Finishing up the emotions are two of the most ultimate emotional states one could imagine, HATE is up first in this case because I wanted the good stuff to be the last thing everybody will read when it comes to the Breaking Emotions Blogathon. It is quite obvious that we all have those scenes that just bring up all the bad feelings and it’s not even awkward, it is just plain bad! Most of my hate is towards romantic comedies but I’m sure there are some serious scenes that have caused some of you some inner turmoil and this is the time and place to let all those emotions run wild.

And the last one, the very last emotion I’m asking you guys to break is LOVE – it doesn’t have to be a scene about love, hell no, it can be a sci-fi scenery, it can be the ending of a drama and yes, it can be a scene from Notebook as well but it’s not mandatory. I’m looking for scenes that you love and adore until the end of time, scenes that just pop up in your mind while walking to the store and are just simply awesome. What are the scenes that you love the most?

Check out Mettel Ray’s post on Breaking Emotions: HATE + LOVE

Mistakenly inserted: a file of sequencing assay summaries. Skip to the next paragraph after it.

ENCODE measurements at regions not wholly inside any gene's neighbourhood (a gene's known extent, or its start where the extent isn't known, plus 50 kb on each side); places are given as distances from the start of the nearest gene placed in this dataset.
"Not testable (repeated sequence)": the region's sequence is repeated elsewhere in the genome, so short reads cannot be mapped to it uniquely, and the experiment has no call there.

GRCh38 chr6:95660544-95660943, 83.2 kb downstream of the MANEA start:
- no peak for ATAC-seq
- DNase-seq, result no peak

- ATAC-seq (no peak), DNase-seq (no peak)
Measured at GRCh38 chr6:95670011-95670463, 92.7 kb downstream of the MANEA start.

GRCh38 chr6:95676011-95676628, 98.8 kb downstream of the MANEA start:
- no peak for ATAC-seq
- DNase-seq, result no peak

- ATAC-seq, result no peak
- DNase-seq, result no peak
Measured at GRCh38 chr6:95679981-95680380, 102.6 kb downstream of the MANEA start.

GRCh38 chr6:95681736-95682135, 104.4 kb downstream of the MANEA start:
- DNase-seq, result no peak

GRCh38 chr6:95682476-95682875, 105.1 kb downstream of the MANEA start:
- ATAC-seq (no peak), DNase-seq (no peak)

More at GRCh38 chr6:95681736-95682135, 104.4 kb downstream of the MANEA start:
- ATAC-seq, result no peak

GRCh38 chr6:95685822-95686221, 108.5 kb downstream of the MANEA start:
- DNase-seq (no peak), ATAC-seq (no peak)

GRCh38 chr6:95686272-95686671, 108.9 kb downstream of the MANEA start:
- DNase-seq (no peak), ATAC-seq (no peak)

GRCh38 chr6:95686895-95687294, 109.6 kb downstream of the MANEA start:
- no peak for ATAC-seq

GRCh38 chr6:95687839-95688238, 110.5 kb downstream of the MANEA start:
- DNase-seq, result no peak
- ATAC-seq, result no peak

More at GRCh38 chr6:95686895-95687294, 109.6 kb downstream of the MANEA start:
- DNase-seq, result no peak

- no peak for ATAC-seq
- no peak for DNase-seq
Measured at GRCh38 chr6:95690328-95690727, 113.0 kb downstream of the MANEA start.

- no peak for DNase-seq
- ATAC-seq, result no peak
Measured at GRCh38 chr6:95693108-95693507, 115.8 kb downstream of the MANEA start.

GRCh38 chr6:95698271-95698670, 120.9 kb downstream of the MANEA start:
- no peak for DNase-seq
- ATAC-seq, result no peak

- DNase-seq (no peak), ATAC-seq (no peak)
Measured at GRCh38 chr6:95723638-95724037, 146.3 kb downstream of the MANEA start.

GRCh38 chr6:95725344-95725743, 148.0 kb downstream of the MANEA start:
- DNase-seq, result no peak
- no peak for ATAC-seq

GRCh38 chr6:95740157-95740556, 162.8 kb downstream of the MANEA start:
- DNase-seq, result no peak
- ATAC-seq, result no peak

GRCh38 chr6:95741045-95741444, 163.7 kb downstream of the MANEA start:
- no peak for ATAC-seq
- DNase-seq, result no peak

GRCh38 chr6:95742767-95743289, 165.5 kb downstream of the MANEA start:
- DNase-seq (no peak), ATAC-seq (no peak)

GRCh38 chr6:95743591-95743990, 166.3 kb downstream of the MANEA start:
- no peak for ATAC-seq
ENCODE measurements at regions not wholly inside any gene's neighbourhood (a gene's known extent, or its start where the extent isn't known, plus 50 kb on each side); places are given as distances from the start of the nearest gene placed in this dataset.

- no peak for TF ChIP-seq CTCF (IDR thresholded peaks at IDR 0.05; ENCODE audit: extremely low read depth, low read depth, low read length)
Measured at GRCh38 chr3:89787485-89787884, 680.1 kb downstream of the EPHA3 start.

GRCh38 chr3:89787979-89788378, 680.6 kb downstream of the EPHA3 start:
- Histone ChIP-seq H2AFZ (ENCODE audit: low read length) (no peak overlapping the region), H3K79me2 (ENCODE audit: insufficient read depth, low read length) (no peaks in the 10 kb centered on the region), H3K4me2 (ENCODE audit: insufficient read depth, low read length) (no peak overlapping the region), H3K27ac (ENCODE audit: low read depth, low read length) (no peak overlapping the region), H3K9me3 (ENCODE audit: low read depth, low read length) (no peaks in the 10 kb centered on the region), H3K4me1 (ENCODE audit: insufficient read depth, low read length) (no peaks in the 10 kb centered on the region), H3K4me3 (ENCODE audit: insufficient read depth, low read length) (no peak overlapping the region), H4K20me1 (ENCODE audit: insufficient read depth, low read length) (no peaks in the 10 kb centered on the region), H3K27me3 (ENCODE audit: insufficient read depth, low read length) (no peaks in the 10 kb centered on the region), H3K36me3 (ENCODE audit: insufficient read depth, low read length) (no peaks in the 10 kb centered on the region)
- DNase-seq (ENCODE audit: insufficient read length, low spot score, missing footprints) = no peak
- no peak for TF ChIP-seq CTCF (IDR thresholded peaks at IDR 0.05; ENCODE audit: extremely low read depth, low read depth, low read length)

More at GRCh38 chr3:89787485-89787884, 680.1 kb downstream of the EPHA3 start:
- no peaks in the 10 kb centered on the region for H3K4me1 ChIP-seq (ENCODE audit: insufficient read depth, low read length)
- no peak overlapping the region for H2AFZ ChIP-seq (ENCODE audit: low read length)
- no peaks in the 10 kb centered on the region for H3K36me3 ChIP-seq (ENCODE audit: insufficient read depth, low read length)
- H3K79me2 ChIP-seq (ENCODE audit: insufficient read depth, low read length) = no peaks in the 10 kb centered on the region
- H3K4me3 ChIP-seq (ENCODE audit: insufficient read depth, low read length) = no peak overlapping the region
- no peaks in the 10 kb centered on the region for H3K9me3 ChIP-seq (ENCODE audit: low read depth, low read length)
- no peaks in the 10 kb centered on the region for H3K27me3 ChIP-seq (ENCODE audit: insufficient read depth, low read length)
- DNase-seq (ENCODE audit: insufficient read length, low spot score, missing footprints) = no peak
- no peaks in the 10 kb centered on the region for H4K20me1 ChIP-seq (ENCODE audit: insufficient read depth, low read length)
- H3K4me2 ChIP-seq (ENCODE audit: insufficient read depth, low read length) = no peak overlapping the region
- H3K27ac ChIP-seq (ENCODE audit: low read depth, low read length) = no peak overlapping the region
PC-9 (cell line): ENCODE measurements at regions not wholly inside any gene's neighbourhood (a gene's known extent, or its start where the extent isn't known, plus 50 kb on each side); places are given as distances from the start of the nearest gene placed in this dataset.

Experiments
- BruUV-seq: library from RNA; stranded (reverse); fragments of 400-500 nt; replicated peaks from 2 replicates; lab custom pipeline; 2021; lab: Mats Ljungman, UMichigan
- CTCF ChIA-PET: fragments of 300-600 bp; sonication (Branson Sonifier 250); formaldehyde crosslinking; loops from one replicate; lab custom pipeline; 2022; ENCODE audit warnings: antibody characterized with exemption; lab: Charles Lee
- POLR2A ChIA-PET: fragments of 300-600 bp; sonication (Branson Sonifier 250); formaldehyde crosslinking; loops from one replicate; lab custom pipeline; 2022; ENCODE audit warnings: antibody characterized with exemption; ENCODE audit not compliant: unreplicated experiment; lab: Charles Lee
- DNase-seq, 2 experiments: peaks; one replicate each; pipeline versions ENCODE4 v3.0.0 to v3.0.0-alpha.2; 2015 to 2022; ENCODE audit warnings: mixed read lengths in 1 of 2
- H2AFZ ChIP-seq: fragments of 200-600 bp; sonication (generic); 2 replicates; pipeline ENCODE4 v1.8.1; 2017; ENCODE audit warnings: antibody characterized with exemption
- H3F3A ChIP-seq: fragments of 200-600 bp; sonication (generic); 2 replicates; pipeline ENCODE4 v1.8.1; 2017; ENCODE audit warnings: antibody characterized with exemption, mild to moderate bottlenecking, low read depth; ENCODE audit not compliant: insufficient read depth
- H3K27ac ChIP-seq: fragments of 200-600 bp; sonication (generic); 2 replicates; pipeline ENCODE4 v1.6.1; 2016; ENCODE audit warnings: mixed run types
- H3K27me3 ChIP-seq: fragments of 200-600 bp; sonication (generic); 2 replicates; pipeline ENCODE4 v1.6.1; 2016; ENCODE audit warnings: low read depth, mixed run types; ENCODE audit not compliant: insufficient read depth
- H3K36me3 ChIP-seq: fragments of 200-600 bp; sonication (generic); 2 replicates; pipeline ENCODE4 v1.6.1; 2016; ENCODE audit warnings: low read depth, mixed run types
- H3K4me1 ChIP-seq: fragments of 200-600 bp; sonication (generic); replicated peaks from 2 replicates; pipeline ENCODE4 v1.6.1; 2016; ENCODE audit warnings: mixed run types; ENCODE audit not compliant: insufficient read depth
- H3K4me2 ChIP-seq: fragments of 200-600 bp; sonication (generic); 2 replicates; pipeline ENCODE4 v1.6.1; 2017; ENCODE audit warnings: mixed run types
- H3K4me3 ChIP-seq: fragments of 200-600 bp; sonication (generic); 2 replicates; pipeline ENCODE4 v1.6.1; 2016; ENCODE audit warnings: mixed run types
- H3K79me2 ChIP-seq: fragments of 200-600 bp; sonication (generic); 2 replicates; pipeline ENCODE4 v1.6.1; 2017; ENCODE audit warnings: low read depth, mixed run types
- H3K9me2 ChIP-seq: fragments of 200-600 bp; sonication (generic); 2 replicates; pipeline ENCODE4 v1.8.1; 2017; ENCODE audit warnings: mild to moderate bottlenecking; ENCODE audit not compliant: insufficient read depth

It should be obvious for posts like these, but just in case, if you haven’t seen any of these, BEWARE OF SPOILERS!

Ok, so here are my picks:

HATE

Schindler’s ListThe Balcony Scene

There are many, many instances where Amon Goeth (played with chilling realism by Ralph Fiennes) does absolutely revolting acts that makes your blood turn cold. But this is one that particularly stands out. The bloated second lieutenant just wakes up and goes to his balcony of his villa in Kraków, he nonchalantly grabs his rifle and starts shooting Jewish people at random, whoever happens to enter his eye-shot.

I so hated Goeth, but more than that, I hated Hitler and the Nazi party for corrupting people to such a degree that they lost their souls. I mean, they’re worse than alien body snatchers (if there were such a thing) as they’re SOUL snatchers, making humans worse than animals.